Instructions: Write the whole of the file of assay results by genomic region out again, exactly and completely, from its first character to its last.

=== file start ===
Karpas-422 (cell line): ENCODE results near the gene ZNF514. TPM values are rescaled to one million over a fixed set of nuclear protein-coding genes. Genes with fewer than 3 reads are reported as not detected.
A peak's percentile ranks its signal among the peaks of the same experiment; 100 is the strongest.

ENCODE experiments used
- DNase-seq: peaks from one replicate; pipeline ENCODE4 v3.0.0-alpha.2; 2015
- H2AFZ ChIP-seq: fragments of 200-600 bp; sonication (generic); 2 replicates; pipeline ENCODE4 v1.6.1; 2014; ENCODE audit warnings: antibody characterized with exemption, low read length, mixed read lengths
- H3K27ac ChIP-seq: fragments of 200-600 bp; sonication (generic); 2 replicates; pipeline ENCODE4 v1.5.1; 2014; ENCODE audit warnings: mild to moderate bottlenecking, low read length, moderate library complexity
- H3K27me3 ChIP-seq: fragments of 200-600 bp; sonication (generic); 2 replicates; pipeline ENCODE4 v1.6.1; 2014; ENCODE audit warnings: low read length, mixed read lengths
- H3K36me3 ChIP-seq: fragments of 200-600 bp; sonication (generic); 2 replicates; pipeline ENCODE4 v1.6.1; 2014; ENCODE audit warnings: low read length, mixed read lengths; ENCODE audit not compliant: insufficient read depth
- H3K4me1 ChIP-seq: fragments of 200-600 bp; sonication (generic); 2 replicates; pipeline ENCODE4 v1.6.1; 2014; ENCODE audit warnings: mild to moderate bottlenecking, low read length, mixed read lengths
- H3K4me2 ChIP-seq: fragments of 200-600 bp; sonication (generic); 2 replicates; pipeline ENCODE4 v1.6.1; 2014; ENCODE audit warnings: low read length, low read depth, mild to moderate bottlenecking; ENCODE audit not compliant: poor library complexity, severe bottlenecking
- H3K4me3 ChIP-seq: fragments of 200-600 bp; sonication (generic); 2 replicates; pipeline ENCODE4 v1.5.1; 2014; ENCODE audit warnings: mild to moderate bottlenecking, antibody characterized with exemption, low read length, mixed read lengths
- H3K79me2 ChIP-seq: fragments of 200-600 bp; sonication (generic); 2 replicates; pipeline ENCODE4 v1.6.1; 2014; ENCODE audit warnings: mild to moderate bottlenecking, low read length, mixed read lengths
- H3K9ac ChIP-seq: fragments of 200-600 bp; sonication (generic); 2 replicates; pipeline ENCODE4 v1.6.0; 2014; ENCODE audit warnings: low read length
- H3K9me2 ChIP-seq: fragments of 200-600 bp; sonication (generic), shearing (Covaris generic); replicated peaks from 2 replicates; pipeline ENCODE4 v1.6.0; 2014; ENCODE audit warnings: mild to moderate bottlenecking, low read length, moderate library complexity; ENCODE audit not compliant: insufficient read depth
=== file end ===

Karpas-422 (cell line): ENCODE results near the gene ZNF514. TPM values are rescaled to one million over a fixed set of nuclear protein-coding genes. Genes with fewer than 3 reads are reported as not detected.
A peak's percentile ranks its signal among the peaks of the same experiment; 100 is the strongest.

ENCODE experiments used
- DNase-seq: peaks from one replicate; pipeline ENCODE4 v3.0.0-alpha.2; 2015
- H2AFZ ChIP-seq: fragments of 200-600 bp; sonication (generic); 2 replicates; pipeline ENCODE4 v1.6.1; 2014; ENCODE audit warnings: antibody characterized with exemption, low read length, mixed read lengths
- H3K27ac ChIP-seq: fragments of 200-600 bp; sonication (generic); 2 replicates; pipeline ENCODE4 v1.5.1; 2014; ENCODE audit warnings: mild to moderate bottlenecking, low read length, moderate library complexity
- H3K27me3 ChIP-seq: fragments of 200-600 bp; sonication (generic); 2 replicates; pipeline ENCODE4 v1.6.1; 2014; ENCODE audit warnings: low read length, mixed read lengths
- H3K36me3 ChIP-seq: fragments of 200-600 bp; sonication (generic); 2 replicates; pipeline ENCODE4 v1.6.1; 2014; ENCODE audit warnings: low read length, mixed read lengths; ENCODE audit not compliant: insufficient read depth
- H3K4me1 ChIP-seq: fragments of 200-600 bp; sonication (generic); 2 replicates; pipeline ENCODE4 v1.6.1; 2014; ENCODE audit warnings: mild to moderate bottlenecking, low read length, mixed read lengths
- H3K4me2 ChIP-seq: fragments of 200-600 bp; sonication (generic); 2 replicates; pipeline ENCODE4 v1.6.1; 2014; ENCODE audit warnings: low read length, low read depth, mild to moderate bottlenecking; ENCODE audit not compliant: poor library complexity, severe bottlenecking
- H3K4me3 ChIP-seq: fragments of 200-600 bp; sonication (generic); 2 replicates; pipeline ENCODE4 v1.5.1; 2014; ENCODE audit warnings: mild to moderate bottlenecking, antibody characterized with exemption, low read length, mixed read lengths
- H3K79me2 ChIP-seq: fragments of 200-600 bp; sonication (generic); 2 replicates; pipeline ENCODE4 v1.6.1; 2014; ENCODE audit warnings: mild to moderate bottlenecking, low read length, mixed read lengths
- H3K9ac ChIP-seq: fragments of 200-600 bp; sonication (generic); 2 replicates; pipeline ENCODE4 v1.6.0; 2014; ENCODE audit warnings: low read length
- H3K9me2 ChIP-seq: fragments of 200-600 bp; sonication (generic), shearing (Covaris generic); replicated peaks from 2 replicates; pipeline ENCODE4 v1.6.0; 2014; ENCODE audit warnings: mild to moderate bottlenecking, low read length, moderate library complexity; ENCODE audit not compliant: insufficient read depth